Scott C. Grindy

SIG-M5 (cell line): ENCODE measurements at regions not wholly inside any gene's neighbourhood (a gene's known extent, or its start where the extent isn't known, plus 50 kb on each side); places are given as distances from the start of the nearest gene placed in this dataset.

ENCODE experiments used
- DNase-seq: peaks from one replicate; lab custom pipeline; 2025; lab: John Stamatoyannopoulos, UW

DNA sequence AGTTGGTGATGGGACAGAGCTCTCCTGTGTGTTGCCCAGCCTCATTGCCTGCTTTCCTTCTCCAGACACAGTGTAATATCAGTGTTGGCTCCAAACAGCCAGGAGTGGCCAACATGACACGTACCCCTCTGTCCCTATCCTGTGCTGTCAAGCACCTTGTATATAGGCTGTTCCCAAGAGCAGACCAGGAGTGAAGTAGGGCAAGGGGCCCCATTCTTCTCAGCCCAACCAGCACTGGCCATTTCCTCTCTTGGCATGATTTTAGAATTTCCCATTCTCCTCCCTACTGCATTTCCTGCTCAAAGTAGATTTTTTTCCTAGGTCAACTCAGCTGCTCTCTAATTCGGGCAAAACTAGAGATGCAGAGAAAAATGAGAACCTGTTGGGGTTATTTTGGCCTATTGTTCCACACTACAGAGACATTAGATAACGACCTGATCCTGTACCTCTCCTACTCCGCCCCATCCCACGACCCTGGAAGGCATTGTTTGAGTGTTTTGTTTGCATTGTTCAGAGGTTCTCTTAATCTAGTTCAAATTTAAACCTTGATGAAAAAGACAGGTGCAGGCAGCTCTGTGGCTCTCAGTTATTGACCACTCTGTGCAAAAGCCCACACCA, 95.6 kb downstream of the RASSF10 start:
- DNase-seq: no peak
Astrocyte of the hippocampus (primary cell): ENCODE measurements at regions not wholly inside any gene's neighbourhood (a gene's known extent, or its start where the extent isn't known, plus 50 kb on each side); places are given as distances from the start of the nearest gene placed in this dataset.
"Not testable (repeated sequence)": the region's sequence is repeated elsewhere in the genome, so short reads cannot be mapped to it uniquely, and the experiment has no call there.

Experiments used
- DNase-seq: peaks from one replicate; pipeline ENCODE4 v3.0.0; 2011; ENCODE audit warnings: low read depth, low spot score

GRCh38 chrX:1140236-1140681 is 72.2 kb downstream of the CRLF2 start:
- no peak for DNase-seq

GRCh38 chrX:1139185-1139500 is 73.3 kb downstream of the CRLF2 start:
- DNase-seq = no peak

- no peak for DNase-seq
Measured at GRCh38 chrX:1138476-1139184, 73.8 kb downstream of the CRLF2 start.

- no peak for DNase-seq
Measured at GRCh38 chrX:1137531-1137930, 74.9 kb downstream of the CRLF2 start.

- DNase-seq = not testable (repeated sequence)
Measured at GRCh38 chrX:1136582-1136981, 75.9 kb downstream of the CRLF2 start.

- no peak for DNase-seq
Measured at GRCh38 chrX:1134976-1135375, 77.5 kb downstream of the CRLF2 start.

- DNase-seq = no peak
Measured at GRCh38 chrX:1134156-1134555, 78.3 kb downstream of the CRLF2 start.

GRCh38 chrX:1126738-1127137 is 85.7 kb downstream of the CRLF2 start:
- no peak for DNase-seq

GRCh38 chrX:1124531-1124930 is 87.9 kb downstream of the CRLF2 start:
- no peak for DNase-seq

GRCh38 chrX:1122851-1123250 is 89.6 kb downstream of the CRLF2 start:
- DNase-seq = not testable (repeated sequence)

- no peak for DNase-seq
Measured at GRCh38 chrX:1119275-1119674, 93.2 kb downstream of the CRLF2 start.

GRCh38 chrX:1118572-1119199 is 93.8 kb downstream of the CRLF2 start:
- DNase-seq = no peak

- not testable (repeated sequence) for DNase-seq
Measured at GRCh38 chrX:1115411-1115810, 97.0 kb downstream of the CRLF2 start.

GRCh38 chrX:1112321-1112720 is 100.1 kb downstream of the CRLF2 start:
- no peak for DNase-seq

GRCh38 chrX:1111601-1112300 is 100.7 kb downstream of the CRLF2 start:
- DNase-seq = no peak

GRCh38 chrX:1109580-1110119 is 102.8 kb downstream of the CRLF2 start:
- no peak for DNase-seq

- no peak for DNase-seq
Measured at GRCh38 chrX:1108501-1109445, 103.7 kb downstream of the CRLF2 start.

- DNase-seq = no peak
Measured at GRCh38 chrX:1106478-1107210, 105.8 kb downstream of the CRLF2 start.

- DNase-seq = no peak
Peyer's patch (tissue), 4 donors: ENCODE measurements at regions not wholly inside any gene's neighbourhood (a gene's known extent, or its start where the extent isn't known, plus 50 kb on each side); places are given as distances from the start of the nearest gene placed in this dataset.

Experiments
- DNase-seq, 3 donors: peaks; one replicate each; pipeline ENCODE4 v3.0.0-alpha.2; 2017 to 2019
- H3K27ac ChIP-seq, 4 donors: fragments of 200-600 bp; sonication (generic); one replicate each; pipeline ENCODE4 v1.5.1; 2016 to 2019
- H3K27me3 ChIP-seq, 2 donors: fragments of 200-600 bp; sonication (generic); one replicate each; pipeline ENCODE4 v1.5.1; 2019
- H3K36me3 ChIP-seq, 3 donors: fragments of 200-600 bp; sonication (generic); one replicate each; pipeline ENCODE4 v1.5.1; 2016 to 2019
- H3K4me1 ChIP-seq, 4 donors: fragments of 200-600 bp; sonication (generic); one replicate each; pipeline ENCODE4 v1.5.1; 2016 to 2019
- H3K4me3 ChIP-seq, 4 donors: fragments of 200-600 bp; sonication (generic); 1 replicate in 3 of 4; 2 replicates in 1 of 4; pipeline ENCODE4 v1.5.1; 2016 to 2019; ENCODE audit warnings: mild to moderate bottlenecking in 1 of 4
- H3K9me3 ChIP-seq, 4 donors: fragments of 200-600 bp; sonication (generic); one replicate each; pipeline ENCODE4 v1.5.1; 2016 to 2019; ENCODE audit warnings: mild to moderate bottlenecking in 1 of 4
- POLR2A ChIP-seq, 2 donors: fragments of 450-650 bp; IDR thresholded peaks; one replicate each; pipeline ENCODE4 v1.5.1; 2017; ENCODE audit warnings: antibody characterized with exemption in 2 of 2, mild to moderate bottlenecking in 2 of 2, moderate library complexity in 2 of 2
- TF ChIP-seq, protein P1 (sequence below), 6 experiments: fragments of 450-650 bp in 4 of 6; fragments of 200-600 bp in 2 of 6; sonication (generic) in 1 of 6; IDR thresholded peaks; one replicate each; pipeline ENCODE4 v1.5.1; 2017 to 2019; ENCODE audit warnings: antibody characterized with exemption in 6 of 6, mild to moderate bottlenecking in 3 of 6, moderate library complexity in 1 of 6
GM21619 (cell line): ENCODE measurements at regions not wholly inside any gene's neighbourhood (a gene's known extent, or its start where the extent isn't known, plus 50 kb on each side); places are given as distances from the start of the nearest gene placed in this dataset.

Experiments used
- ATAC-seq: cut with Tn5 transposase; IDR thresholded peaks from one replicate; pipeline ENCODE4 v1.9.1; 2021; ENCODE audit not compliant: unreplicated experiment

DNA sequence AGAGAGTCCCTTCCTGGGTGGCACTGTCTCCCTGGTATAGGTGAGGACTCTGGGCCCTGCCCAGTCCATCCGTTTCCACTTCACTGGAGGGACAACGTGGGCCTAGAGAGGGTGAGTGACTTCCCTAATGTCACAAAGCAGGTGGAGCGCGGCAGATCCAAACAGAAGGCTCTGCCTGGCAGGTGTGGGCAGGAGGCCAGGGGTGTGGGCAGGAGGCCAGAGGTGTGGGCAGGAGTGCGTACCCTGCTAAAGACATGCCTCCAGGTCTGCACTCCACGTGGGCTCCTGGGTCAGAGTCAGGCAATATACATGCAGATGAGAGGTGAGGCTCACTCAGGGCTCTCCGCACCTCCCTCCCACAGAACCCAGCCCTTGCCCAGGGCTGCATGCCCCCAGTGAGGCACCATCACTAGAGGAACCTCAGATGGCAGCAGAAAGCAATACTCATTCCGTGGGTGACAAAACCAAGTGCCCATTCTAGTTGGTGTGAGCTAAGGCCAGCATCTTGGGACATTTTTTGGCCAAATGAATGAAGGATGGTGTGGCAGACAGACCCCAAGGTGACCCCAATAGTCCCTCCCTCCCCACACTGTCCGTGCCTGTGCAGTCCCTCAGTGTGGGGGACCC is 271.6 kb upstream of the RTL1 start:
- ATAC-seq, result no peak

Dynamic, reversible crosslinks have been shown to specifically control the mechanical properties of a wide variety of mechanically tough and resilient biomaterials. We have shown that reversible histidine-metal ion interactions, known to contribute to the strong mechanical properties and self-healing nature of mussel byssal threads, can be used to control and engineer the temporally-hierarchical mechanical properties of model hydrogels orthogonally from the spatial structure of the material. Here, we explore the scaling relationships in our model networks to further inform our abilities to control the relative elasticity and energy dissipation on hierarchical timescales. Scaling arguments suggest that the elasticity is dominated by long-range entanglements, while the dissipation is controlled by the exchange kinetics of the transient crosslinks. Further, we show that by using UV light, we can further control the viscoelastic properties of our mussel-inspired hydrogels in situ. This process opens the door for creating biocompatible hydrogel materials with arbitrary spatial control over their viscoelastic mechanical properties. Overall, we show that by understanding the interplay between bio-inspired dynamic crosslinks and soft matter physics allows us to rationally design high-strength hydrogels for specific states of dynamic loading.